- The Washington Times - Thursday, April 7, 2016

You likely recall her as Claire, the popular but insecure teen trapped in detention with five other misfits for a day of self-discovery in the seminal Brat Pack comedy “The Breakfast Club” from 1985 — or perhaps from her over 50 other film and TV credits.

But what you may not know is that Molly Ringwald can also sing.

“I grew up with jazz because my father is a jazz musician, and that’s the first kind of music that I performed,” Miss Ringwald told The Washington Times. “I call it my musical version of comfort food.”

Miss Ringwald and her quartet will be performing at the AMP by Strathmore in North Bethesda, Maryland, Friday evening. She will offer up her take on American standards as well as a jazzy rendition of “The Breakfast Club” theme song, “Don’t You (Forget About Me).”

Many celebrities who venture beyond their typical categories of artistic expression are often labeled as engaging in “vanity projects,” but Miss Ringwald says that her longtime fans will be pleasantly surprised by her level of vocal jazz virtuosity.

“I think any time somebody is known primarily for something else, it’s always a surprise that they can do more than one thing,” she said of her versatility. “I feel like for most of when I was younger, you were supposed to be very specialized and do only one thing, [but] you should do as many things as you’re able to do.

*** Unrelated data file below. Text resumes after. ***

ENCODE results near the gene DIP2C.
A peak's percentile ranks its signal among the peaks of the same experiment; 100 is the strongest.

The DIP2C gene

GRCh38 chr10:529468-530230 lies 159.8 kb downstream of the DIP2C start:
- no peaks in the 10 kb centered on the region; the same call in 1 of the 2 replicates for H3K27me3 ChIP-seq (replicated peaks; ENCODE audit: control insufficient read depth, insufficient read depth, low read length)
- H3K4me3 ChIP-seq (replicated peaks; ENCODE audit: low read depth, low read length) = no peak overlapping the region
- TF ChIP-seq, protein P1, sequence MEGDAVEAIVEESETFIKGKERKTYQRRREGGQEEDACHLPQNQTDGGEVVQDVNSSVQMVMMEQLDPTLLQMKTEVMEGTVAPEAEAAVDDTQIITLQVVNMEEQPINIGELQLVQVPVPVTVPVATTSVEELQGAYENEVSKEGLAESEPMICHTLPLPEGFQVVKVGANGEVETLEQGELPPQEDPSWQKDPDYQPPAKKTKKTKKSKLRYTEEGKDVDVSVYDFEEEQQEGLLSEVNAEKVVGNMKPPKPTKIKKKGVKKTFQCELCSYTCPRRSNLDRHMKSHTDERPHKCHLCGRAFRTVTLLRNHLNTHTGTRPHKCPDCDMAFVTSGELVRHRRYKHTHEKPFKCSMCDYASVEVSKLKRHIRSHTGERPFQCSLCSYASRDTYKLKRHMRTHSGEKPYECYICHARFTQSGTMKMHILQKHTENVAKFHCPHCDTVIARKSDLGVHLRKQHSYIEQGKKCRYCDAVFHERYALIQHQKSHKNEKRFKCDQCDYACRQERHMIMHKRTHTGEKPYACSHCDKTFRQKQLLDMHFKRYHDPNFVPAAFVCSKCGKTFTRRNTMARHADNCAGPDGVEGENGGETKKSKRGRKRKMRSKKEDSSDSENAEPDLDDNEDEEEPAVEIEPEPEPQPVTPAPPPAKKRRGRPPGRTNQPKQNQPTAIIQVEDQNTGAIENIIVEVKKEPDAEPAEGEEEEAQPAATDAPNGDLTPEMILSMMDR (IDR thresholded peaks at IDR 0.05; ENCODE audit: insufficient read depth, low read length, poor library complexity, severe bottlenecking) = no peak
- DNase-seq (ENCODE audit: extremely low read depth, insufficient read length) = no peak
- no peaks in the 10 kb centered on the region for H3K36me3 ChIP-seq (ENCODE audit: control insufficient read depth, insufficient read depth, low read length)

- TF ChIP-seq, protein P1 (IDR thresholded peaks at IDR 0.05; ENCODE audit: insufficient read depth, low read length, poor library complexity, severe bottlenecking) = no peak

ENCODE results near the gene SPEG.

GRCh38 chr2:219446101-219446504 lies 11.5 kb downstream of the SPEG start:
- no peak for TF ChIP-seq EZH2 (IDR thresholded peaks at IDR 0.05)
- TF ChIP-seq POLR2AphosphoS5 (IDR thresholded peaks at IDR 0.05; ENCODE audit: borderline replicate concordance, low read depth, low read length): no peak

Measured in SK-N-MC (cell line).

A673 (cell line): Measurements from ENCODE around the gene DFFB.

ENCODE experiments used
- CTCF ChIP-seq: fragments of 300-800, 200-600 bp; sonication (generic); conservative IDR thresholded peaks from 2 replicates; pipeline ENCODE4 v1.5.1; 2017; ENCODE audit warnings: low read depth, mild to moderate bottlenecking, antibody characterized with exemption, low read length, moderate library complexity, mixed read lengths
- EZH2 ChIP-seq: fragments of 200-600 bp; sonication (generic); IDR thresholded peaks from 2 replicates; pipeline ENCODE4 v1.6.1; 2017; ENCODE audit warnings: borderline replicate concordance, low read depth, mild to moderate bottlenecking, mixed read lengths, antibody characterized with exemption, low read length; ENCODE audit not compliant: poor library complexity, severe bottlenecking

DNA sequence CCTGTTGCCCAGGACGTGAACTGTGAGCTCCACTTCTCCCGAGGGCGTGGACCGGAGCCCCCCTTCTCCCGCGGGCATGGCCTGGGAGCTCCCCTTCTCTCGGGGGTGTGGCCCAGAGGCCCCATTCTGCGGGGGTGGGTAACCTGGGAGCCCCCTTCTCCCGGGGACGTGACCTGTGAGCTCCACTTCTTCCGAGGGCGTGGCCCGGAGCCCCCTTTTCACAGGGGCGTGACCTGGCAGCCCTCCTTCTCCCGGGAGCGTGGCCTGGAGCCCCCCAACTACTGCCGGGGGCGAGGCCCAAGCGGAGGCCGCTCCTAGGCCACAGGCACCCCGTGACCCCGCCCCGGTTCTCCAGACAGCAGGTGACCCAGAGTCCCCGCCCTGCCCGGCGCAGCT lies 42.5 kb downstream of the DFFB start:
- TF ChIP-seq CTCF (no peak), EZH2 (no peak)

“I feel like everything I do influences the other art. I think my acting experience makes me a better singer, and I think my acting ability makes me a more interesting writer.”

The performer released the album “Except Sometimes” in 2013 and says a live recording is forthcoming.

While in the nation’s capital, Miss Ringwald said she will take in the sights before or after taking the stage at AMP by Strathmore.

“In certain places it does feel like being transported back to another time,” she said of the District.

While she hopes that her musical career will show the public another side of her performance ability, it is undeniable that Miss Ringwald will always be associated with “The Breakfast Club” and its look at teen angst as seen through the writing and direction of the late John Hughes. (Miss Ringwald starred in three films Hughes either wrote or directed.)

The lasting appeal of the film, which also starred Emilio Estevez, Ally Sheedy, Judd Nelson and Anthony Michael Hall, Miss Ringwald said, is that is was among the first to take the feelings and anxieties of teenagers seriously rather than as fodder for humiliation. Prior to that, she believes, films about teens were typically more crass and sex-obsessed, such as “Porky’s.”

“There haven’t been that many movies that have managed to do it in such a profound way,” the actress, who was but 17 when she made “The Breakfast Club,” said. “I think that it just keeps speaking to generation after generation with the issues pretty much the same.

“Everybody has to go through high school, and everybody has to deal with their parents, who they feel don’t understand them.”

She likens the film’s ongoing appeal to “Catcher in the Rye,” which was written by J.D. Salinger in the late 1940s but is still required high school reading today.

“For me it could have been written yesterday. It didn’t matter that it was a boy and I was a girl. I felt it hit that sweet spot, and I feel like ‘Breakfast Club’ kind of does the same thing.”

Molly Ringwald will perform at the AMP by Strathmore, located at 11810 Grand Park Ave, North Bethesda, Maryland, 11810 Grand 20852, Friday at 8 p.m. Tickets are $35 to $45 by visiting AMPbyStrathmore.com.


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